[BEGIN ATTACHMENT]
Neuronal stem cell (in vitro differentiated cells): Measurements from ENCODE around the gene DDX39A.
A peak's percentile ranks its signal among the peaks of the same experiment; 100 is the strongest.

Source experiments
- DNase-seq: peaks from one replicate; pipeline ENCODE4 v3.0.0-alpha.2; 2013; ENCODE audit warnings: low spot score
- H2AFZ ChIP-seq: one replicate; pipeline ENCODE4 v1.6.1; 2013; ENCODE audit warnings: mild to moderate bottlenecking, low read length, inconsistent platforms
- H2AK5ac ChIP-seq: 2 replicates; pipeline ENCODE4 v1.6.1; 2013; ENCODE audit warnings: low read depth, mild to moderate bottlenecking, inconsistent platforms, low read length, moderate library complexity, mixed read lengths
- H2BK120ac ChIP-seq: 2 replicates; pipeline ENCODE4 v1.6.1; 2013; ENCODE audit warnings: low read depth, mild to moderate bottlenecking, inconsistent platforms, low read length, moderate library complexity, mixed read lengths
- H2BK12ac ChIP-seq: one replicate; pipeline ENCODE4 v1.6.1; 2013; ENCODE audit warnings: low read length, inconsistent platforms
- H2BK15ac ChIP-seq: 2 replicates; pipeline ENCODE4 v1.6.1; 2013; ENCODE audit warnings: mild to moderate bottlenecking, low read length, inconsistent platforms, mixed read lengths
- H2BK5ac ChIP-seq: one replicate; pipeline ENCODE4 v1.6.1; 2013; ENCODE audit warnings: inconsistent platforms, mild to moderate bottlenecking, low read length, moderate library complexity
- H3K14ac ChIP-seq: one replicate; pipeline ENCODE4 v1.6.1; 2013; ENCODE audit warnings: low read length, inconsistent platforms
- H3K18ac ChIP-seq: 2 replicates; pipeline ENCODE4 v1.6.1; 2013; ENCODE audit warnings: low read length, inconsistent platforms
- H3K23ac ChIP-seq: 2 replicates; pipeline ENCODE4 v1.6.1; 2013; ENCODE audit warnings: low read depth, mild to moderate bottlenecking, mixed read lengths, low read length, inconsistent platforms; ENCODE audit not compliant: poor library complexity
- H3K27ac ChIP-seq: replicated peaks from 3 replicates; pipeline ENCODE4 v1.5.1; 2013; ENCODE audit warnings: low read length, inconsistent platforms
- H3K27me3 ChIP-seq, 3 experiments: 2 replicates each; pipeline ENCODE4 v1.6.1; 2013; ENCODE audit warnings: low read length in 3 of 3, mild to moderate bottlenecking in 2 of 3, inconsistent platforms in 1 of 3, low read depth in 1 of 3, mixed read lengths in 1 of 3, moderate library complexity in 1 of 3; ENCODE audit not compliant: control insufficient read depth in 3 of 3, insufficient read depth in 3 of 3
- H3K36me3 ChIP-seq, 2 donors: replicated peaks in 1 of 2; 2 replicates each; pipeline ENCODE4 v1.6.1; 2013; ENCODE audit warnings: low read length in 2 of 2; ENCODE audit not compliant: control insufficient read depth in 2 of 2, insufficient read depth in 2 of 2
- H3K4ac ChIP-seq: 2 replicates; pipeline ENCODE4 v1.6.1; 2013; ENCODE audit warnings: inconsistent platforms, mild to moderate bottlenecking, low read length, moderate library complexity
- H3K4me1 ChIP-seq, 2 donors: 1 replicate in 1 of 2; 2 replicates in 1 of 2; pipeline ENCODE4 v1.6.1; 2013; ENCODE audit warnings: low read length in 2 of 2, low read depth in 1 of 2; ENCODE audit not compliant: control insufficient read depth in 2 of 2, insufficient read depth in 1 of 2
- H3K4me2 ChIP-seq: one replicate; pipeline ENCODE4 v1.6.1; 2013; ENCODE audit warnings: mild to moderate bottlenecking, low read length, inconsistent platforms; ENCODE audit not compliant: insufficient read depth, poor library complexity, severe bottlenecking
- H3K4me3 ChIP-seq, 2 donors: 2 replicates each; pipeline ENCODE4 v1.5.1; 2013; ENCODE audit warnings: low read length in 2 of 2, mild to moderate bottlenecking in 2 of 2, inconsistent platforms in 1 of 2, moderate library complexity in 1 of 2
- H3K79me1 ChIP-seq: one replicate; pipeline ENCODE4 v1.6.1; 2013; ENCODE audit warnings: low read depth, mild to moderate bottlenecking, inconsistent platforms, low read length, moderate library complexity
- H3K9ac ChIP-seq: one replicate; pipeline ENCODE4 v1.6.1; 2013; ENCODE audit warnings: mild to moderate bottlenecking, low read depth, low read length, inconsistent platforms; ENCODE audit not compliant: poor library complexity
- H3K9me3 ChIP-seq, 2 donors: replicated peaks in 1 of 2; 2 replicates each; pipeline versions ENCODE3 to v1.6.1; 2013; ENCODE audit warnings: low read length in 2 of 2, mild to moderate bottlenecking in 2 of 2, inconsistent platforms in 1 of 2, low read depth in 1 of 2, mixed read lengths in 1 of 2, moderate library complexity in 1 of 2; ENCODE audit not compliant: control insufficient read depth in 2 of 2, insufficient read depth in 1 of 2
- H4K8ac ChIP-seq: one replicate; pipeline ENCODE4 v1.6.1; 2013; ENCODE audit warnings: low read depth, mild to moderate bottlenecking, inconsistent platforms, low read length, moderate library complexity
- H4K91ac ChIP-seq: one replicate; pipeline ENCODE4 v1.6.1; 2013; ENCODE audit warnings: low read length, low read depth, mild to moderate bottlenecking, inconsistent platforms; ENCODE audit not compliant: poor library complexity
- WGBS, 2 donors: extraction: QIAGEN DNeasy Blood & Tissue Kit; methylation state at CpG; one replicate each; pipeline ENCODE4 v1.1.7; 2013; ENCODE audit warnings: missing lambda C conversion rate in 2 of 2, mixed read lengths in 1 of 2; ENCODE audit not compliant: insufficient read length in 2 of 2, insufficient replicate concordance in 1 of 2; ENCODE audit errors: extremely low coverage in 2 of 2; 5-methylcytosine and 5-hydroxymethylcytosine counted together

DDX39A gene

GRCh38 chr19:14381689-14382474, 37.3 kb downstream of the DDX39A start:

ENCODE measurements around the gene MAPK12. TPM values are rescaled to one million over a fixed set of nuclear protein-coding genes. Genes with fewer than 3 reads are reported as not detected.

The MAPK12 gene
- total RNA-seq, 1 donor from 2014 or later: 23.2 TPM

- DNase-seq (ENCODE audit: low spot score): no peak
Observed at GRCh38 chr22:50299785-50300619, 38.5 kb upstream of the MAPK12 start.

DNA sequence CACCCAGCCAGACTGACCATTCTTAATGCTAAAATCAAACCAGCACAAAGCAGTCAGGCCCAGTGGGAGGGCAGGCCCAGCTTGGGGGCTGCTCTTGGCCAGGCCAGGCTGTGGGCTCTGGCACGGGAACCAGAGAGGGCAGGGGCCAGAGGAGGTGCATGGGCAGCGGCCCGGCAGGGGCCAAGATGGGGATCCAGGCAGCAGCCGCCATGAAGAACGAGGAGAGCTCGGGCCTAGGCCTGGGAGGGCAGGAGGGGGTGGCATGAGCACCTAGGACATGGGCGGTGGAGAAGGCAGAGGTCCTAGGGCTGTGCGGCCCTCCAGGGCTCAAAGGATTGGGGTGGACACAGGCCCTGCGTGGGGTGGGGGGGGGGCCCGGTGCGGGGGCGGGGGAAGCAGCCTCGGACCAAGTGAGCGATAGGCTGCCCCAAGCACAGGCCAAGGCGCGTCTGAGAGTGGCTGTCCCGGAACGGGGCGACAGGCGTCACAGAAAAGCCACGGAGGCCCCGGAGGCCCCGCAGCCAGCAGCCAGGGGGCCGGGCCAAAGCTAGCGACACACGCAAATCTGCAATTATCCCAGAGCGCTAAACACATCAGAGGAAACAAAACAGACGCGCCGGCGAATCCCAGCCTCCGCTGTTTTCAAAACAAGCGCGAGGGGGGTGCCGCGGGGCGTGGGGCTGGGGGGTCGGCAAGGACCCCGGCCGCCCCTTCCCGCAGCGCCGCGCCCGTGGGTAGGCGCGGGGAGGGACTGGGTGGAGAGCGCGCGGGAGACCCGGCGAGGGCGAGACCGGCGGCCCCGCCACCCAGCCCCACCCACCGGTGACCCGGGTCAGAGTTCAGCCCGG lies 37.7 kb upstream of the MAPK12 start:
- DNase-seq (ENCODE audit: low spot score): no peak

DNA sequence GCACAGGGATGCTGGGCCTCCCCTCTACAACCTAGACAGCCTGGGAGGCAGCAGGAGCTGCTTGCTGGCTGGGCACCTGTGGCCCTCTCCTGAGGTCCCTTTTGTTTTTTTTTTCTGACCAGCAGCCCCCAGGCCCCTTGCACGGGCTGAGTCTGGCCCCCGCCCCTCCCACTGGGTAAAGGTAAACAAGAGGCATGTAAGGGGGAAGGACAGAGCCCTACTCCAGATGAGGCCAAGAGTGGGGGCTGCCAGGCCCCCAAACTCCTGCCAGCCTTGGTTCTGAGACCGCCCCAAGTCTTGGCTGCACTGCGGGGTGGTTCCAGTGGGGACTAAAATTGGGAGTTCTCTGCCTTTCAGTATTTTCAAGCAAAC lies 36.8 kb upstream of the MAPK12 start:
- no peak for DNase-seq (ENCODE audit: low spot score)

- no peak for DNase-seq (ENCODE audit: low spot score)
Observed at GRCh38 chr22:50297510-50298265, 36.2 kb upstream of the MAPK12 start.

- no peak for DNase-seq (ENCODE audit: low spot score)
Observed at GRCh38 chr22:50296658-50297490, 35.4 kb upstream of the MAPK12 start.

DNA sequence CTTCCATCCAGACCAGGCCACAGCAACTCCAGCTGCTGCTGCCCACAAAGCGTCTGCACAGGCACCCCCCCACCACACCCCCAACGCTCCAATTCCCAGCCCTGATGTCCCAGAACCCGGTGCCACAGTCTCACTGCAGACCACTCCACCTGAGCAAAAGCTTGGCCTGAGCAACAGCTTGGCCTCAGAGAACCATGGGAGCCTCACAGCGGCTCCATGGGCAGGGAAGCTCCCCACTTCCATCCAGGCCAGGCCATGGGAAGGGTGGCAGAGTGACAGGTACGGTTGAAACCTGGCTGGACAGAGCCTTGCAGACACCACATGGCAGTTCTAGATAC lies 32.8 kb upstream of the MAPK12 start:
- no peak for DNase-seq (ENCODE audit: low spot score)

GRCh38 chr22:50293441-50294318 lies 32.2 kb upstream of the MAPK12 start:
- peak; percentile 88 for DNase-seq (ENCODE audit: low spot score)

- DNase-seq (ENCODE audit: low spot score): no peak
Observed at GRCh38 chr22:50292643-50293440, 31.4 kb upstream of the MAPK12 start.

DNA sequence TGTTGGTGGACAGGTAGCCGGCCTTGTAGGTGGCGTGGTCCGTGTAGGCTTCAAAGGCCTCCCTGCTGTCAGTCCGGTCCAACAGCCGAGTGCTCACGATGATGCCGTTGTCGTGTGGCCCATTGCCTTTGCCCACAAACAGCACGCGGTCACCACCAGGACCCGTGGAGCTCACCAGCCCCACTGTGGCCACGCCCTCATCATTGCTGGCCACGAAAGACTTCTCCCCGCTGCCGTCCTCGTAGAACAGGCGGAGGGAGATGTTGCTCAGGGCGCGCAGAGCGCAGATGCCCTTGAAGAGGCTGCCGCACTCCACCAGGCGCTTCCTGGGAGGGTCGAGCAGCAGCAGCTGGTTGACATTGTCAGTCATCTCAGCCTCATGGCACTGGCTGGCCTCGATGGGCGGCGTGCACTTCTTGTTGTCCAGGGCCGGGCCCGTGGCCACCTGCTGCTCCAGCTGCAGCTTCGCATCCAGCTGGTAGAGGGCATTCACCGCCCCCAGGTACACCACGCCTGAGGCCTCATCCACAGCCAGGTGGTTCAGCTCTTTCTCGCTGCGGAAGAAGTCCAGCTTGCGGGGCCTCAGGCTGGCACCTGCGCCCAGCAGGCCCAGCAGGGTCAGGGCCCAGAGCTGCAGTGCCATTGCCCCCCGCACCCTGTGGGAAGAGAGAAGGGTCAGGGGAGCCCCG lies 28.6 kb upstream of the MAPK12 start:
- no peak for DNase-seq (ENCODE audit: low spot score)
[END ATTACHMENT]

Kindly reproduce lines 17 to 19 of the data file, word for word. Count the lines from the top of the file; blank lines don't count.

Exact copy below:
- H3K4ac ChIP-seq: 2 replicates; pipeline ENCODE4 v1.6.1; 2013; ENCODE audit warnings: inconsistent platforms, mild to moderate bottlenecking, low read length, moderate library complexity
- H3K4me1 ChIP-seq, 2 donors: 1 replicate in 1 of 2; 2 replicates in 1 of 2; pipeline ENCODE4 v1.6.1; 2013; ENCODE audit warnings: low read length in 2 of 2, low read depth in 1 of 2; ENCODE audit not compliant: control insufficient read depth in 2 of 2, insufficient read depth in 1 of 2
- H3K4me2 ChIP-seq: one replicate; pipeline ENCODE4 v1.6.1; 2013; ENCODE audit warnings: mild to moderate bottlenecking, low read length, inconsistent platforms; ENCODE audit not compliant: insufficient read depth, poor library complexity, severe bottlenecking